Striking photography exhibit at Oklahoma History Center features child laborers from the state's past 

click to enlarge “Callie Campbell, 11 years old, picks 75 to 125 pounds of cotton a day, and totes 50 pounds of it when sack gets full. ‘No, I don't like it very much,’” photographer Lewis Hine wrote in his notebook. Photo taken Oct. 16, 1916, in Pottawatomie County. | Photo Library of Congress Prints and Photographs Division, Washington D.C. / provided - LIBRARY OF CONGRESS
  • Library of Congress
  • “Callie Campbell, 11 years old, picks 75 to 125 pounds of cotton a day, and totes 50 pounds of it when sack gets full. ‘No, I don't like it very much,’” photographer Lewis Hine wrote in his notebook. Photo taken Oct. 16, 1916, in Pottawatomie County. | Photo Library of Congress Prints and Photographs Division, Washington D.C. / provided

Currently on view at Oklahoma History Center, Child Labor in Oklahoma: The Photographs of Lewis Hine, 1916–1917, showcases the pioneering work of sociologist and photographer Lewis Hine. The exhibit, co-curated by Lori Oden and Jim Meeks of the center and Theresa Bragg, an adjunct professor of photography at St. Gregory’s University and Oklahoma City Community College (OCCC), brings together visually striking and thought-provoking images that provide valuable insights into the realities of life and work in early 20th-century Oklahoma.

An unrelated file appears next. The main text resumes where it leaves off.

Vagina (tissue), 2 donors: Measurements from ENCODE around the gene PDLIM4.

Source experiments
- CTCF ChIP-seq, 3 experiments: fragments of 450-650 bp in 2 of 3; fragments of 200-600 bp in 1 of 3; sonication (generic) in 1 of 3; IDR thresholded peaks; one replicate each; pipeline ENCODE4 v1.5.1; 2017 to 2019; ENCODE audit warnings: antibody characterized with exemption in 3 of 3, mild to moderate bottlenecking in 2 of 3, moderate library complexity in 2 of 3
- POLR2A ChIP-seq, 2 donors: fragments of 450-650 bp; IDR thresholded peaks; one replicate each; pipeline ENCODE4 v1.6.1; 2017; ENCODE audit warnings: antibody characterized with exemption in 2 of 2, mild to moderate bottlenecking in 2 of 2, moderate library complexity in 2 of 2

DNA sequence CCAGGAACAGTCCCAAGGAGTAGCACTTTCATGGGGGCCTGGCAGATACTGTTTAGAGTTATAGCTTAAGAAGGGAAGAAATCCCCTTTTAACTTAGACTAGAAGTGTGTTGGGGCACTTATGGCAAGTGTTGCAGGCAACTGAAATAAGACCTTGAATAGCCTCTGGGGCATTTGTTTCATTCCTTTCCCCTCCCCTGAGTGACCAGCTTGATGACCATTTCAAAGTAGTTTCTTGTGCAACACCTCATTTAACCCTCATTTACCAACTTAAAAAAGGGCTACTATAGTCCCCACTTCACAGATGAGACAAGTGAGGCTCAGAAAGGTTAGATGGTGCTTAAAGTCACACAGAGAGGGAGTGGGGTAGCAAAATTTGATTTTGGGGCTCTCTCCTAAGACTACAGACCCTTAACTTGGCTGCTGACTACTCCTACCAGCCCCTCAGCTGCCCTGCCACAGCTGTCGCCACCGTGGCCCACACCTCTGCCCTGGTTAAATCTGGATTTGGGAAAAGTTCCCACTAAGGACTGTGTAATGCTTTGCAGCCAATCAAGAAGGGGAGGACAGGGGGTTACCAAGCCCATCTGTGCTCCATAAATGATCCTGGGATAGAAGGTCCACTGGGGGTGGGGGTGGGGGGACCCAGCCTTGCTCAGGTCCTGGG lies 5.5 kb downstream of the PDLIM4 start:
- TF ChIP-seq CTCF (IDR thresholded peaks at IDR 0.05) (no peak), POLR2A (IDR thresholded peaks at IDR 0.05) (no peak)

The decision to build an exhibit around Hine’s Oklahoma photographs arose after Meeks came across one of Hine’s images while curating a 2015 exhibit of Farm Security Administration photos for the history center.

Shot in 1917, the image of an 11-year-old Oklahoma City bakery worker led Meeks to investigate Hine’s time in the state.

“There were just a ton of photos,” Meeks said. “I started looking through them, and it was like a flood of information.”

He reconnected with former OCCC colleague Bragg when she brought a group of photography students to see the FSA exhibit.

“She’s a huge Hine fanatic,” Meeks said.

With Oden, Oklahoma History Center’s director of exhibits, Meeks and Bragg selected 25 of Hine’s works to display alongside a selection of cameras and other period objects drawn from Oklahoma History Center’s own collection.

For its curators, the exhibit represents a valuable opportunity to educate viewers about Hine’s work and the fragments of local history his images reveal.

“Most people had no idea that Lewis Hine was here in Oklahoma, and it’s actually been really interesting to look back 100 years … to see where he was and what he was looking at,” Bragg said. “For the most part, these [images] have not been widely published.”